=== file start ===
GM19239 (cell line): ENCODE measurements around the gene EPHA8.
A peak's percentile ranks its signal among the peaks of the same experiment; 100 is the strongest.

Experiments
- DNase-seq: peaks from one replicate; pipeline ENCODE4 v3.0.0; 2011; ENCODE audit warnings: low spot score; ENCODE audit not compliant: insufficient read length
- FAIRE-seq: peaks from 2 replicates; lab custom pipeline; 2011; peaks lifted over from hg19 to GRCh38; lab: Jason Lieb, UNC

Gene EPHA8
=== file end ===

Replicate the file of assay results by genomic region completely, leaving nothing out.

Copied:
GM19239 (cell line): ENCODE measurements around the gene EPHA8.
A peak's percentile ranks its signal among the peaks of the same experiment; 100 is the strongest.

Experiments
- DNase-seq: peaks from one replicate; pipeline ENCODE4 v3.0.0; 2011; ENCODE audit warnings: low spot score; ENCODE audit not compliant: insufficient read length
- FAIRE-seq: peaks from 2 replicates; lab custom pipeline; 2011; peaks lifted over from hg19 to GRCh38; lab: Jason Lieb, UNC

Gene EPHA8